Cybercrime Worries Americans, With Good Reason

Americans who use the Internet are most fearful of Social Security and credit card numbers being stolen by criminals, according to a survey by Harris Interactive, while Gartner Group research found their concerns quite befitting.

The Harris Interactive survey was commissioned by Web security software firm Sanctum Inc. It found that Americans believe the Internet is the place where their personal information is most vulnerable (41 percent), followed by dishonest phone order agents, which run a distant second (19 percent).

More than 40 percent of the 2,951 U.S. respondents were most concerned about Social Security numbers falling into the wrong hands, followed by credit card information at 29 percent. The results remained essentially the same across most educational and income levels, although those with a high school degree or less and those whose household income was $35,000 or lower were the least likely to trust the Internet.

A survey by the Pew Internet Project found that Americans are deeply worried about criminal activity on the Internet. Eighty-seven percent say they are concerned about credit card theft online; 82 percent are concerned about how organized terrorists can wreak havoc with Internet tools; 80 percent fear that the Internet can be used to commit wide scale fraud; 78 percent fear hackers getting access to government computer networks; 76 percent fear hackers getting access to business networks; and 70 percent are anxious about criminals or pranksters sending out computer viruses that alter or wipe out personal computer files.

Americans’ fears about Internet-based crime are more than paranoia, according to a study by Gartner Group. Gartner predicts at least one incident of economic mass victimization of thousands of Internet users will occur by the end of 2002. Gartner expects the perpetrator of this world-scale, Internet-based theft to remain undetected due to lack of adequate preparation by international law enforcement officials.

“Converging technology trends are creating economies of scale that enable a new class of cybercrimes aimed at mass victimization,” said Richard Hunter, Gartner Research Fellow. “Using mundane, readily available technologies that have already been deployed by both legitimate and illegitimate businesses, cybercriminals can now surreptitiously steal millions of dollars, a few dollars at a time, from millions of individuals simultaneously. Moreover, they are very likely to get away with the crime.”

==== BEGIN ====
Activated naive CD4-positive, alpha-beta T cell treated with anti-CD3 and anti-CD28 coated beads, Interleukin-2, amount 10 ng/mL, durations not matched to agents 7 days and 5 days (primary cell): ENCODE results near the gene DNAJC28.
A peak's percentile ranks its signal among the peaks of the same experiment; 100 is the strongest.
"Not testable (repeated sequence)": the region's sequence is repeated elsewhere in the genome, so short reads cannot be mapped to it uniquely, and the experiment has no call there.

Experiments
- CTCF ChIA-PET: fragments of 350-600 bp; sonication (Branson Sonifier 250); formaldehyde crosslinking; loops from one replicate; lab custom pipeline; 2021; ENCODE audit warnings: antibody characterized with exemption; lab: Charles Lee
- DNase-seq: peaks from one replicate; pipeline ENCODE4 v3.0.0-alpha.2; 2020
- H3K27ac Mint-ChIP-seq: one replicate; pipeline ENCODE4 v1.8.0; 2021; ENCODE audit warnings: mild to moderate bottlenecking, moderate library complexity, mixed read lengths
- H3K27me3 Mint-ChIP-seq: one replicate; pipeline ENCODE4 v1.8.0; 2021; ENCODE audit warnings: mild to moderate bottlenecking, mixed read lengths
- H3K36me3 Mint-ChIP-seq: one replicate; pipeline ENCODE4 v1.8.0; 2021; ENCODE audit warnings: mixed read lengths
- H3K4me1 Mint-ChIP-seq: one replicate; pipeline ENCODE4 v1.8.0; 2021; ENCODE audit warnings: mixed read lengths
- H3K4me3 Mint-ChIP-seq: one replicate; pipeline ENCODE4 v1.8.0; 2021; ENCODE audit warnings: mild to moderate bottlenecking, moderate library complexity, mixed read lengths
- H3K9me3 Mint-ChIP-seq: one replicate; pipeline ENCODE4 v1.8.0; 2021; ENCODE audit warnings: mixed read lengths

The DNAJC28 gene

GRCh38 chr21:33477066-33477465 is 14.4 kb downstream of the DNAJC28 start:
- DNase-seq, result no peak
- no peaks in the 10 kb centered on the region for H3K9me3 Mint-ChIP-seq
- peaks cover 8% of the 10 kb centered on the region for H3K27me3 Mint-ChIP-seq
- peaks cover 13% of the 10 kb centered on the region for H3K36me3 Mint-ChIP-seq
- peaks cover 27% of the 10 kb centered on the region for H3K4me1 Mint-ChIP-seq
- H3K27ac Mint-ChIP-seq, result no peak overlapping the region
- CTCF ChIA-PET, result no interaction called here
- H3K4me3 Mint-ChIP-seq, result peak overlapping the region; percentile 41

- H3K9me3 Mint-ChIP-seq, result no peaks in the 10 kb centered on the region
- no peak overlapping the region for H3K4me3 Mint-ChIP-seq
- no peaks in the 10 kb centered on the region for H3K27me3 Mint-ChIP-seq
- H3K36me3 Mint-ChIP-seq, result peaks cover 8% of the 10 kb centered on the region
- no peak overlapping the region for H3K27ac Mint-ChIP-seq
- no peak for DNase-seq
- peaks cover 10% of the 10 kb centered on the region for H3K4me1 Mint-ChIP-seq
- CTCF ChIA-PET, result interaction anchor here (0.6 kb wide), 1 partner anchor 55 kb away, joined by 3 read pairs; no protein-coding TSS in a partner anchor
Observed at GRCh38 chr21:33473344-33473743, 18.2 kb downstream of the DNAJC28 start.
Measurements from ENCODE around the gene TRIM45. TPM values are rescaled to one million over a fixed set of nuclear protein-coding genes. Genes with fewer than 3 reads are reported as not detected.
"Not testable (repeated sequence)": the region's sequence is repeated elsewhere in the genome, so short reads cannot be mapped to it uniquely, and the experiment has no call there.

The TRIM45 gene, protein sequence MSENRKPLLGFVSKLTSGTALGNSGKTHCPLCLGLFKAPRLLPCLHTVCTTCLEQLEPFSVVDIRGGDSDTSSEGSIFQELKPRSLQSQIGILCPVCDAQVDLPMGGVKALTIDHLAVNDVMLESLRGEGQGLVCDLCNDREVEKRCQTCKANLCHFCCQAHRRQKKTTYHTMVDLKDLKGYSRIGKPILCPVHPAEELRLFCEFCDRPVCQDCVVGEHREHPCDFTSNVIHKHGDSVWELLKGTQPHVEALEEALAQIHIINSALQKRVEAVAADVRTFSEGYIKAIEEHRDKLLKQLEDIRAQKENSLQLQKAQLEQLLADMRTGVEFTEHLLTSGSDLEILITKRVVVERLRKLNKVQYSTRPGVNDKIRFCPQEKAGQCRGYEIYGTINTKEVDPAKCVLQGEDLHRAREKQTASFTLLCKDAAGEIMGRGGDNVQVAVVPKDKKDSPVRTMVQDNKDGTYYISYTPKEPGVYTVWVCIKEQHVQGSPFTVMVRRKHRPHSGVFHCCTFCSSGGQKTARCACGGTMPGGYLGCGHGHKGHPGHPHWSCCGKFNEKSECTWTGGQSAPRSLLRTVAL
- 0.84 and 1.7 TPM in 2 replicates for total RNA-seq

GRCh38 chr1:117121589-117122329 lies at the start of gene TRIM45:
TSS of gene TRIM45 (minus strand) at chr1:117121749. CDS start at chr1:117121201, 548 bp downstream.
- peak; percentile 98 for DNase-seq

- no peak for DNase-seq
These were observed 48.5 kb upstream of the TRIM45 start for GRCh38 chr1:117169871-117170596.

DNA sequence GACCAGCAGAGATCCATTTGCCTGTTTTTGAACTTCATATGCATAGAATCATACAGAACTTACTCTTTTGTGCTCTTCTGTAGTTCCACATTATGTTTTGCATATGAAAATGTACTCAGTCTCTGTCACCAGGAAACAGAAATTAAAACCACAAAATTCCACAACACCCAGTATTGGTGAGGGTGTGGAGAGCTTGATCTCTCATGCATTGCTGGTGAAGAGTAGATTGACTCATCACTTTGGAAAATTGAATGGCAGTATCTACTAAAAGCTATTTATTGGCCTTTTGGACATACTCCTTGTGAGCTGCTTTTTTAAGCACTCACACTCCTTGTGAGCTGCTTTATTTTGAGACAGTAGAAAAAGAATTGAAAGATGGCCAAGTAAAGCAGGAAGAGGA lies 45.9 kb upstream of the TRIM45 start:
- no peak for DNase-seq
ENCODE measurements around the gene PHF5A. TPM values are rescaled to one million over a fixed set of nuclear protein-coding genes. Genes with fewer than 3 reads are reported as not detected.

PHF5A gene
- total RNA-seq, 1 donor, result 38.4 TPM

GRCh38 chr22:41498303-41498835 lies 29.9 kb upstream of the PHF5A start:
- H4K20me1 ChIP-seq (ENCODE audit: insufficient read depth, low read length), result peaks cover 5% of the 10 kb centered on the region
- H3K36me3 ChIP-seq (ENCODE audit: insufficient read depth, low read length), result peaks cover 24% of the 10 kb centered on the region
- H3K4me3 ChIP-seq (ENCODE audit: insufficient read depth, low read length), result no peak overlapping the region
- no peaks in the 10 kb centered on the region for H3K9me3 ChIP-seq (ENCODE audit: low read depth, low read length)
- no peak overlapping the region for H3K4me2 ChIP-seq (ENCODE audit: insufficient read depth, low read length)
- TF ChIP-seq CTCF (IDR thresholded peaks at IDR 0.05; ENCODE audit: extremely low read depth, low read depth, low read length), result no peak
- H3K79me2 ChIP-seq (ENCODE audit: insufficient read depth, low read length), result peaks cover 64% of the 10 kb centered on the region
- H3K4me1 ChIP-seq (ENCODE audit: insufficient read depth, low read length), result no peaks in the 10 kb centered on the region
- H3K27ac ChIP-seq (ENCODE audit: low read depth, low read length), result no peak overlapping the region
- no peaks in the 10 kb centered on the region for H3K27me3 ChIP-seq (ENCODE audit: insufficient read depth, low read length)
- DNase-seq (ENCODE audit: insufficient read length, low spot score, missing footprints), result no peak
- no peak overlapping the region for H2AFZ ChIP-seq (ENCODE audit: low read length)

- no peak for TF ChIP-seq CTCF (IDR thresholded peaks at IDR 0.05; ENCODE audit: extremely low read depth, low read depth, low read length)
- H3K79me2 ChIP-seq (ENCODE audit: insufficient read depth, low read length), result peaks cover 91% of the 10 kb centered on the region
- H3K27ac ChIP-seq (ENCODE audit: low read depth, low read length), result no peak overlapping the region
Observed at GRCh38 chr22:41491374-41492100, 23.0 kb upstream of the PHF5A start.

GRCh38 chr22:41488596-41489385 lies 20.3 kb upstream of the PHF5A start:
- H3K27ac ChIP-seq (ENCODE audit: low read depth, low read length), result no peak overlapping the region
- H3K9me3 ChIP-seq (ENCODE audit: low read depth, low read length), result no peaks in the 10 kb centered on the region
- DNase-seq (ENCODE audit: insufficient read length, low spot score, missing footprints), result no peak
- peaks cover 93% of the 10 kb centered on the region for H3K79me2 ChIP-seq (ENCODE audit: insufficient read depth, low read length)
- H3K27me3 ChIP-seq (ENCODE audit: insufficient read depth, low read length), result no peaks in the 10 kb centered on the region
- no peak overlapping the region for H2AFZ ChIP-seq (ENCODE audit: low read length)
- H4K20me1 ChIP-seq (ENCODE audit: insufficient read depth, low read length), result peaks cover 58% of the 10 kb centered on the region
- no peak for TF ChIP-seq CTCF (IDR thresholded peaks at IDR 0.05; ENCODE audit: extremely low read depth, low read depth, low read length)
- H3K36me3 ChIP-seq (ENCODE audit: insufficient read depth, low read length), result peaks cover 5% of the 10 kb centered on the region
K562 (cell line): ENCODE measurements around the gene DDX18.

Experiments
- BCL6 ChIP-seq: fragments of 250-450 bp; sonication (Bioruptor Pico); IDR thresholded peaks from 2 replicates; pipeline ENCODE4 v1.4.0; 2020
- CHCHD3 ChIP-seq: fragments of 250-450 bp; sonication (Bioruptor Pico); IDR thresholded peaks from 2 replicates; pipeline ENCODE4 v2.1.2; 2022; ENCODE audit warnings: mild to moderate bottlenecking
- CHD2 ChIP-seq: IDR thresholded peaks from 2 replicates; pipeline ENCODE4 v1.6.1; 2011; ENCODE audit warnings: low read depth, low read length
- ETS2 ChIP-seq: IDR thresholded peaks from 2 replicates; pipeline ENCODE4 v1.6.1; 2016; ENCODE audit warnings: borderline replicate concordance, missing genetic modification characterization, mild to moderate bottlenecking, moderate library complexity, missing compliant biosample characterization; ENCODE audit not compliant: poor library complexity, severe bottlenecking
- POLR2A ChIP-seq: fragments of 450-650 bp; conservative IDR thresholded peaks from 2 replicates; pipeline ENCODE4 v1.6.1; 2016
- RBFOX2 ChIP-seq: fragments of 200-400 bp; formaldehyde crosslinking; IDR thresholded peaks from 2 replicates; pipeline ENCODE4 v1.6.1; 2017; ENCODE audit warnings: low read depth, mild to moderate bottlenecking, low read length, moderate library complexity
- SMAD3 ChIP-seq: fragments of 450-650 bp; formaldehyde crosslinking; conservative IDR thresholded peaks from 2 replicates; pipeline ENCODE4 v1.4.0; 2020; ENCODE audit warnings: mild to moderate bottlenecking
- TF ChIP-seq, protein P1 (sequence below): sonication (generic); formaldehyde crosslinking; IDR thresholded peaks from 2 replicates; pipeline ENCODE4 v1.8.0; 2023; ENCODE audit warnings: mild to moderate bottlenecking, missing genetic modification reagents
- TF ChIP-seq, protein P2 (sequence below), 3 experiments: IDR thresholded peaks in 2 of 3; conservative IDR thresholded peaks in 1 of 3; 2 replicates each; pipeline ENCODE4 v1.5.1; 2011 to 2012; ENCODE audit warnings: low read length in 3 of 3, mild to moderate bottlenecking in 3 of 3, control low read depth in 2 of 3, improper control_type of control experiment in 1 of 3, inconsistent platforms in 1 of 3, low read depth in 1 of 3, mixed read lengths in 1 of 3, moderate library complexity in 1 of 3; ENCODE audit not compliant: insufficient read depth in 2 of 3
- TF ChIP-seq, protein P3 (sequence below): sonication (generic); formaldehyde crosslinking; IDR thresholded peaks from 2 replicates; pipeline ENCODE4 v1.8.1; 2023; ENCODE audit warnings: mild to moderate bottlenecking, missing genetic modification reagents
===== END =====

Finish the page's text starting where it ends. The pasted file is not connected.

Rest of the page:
The economic value represented by cybercrimes will increase by two to three orders of magnitude, by 1,000 to 10,000 percent, through 2004, Gartner found. This massive cost will result from the combination of inadequate cyber law enforcement, increasing opportunities for cyber-criminal activities, and increasing awareness of those opportunities among criminals at all levels.

Gartner’s study also found that law enforcement funding will likely remain inadequate to police cyberspace through 2004, noting that the annual U.S. budget for funding cybercrime-related training, investigation and enforcement is unlikely to exceed 1 percent of the overall Federal law enforcement budget. Internationally, Gartner found that attitudes toward cyber law enforcement vary widely and are inconsistent from country to country, further complicating attempts by police to enforce the laws that do exist.

One factor that increases the likelihood of mass victimization attacks is the presence of skilled technologists in regions with depressed economies, who may find it difficult or impossible to gain lucrative legal employment. Skilled technology workers from Eastern Europe were behind recent attacks against both Microsoft and a number of commercial enterprises in the United States.

“This new generation of perpetrator won’t be firing off warning shots,” Hunter said. “In the event that a mass Internet victimization scenario strikes, none of us — not even the vendors of antivirus software, or those of us who regularly perform upgrades to our antivirus software — will be able to detect malicious code or a virus absent such overt signals. All computer users on a network must take precautions against intruders gaining a foothold.”

Gartner suggests that consumers should protect themselves by installing a person firewall on computers with Internet access; take precautions to monitor all financial transactions frequently; disable any active content functionality in your browser (such as ActiveX and Java); disable peer-to-peer networking in any Internet-connected machine; and use a credit card with a low credit limit exclusively for use for Web purchases.

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